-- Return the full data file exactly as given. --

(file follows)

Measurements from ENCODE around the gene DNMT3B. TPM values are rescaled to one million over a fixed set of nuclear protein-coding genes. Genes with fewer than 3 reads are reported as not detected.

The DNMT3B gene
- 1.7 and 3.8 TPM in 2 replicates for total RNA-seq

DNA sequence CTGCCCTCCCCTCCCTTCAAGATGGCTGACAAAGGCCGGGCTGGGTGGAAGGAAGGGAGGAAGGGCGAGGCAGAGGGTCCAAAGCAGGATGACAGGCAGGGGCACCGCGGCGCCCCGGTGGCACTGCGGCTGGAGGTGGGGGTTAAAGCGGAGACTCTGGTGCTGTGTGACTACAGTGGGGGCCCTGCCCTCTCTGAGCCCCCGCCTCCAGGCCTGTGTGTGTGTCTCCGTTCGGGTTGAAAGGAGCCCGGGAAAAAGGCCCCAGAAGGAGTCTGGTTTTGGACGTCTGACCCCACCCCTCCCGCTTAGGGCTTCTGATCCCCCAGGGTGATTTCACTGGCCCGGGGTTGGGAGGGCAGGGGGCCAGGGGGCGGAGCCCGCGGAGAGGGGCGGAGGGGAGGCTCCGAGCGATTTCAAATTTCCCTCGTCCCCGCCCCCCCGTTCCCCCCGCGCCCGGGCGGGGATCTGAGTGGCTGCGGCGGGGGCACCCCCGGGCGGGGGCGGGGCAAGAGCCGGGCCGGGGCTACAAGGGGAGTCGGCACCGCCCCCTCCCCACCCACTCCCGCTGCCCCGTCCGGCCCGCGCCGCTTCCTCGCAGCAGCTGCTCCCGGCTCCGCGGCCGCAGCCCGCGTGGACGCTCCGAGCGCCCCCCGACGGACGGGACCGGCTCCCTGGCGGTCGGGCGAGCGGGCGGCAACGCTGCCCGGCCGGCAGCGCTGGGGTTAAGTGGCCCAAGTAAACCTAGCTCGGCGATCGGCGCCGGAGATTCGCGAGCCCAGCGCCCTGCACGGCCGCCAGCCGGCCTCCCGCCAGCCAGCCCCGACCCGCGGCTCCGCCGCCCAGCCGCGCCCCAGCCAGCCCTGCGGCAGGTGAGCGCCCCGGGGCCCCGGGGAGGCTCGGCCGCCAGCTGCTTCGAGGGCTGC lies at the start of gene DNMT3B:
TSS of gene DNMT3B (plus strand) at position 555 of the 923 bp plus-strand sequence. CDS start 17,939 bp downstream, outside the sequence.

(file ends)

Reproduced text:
Measurements from ENCODE around the gene DNMT3B. TPM values are rescaled to one million over a fixed set of nuclear protein-coding genes. Genes with fewer than 3 reads are reported as not detected.

The DNMT3B gene
- 1.7 and 3.8 TPM in 2 replicates for total RNA-seq

DNA sequence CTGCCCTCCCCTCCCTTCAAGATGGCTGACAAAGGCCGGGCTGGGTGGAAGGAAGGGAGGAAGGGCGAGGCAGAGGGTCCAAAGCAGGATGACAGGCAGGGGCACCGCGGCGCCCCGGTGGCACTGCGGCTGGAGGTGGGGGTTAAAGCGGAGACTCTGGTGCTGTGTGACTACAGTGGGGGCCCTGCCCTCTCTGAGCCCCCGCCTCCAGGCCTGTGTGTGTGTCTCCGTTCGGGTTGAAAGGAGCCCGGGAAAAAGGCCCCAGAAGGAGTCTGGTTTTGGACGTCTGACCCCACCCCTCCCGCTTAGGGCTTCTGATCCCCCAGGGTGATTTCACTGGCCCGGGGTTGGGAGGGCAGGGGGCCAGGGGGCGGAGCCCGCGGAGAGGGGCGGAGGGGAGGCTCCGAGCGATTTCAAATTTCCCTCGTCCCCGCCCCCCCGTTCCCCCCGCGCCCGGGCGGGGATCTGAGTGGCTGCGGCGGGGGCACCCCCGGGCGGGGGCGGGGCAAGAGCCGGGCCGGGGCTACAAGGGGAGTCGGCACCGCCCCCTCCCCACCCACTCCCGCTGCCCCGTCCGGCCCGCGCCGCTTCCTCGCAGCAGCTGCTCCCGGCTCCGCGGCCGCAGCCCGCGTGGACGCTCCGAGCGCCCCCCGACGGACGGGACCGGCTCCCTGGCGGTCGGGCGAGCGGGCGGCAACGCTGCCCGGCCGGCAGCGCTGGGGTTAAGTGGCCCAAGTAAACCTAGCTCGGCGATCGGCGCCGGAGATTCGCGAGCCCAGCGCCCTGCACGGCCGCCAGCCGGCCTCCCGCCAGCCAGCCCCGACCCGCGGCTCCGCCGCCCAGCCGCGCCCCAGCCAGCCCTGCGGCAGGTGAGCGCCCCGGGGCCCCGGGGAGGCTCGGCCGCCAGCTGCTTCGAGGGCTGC lies at the start of gene DNMT3B:
TSS of gene DNMT3B (plus strand) at position 555 of the 923 bp plus-strand sequence. CDS start 17,939 bp downstream, outside the sequence.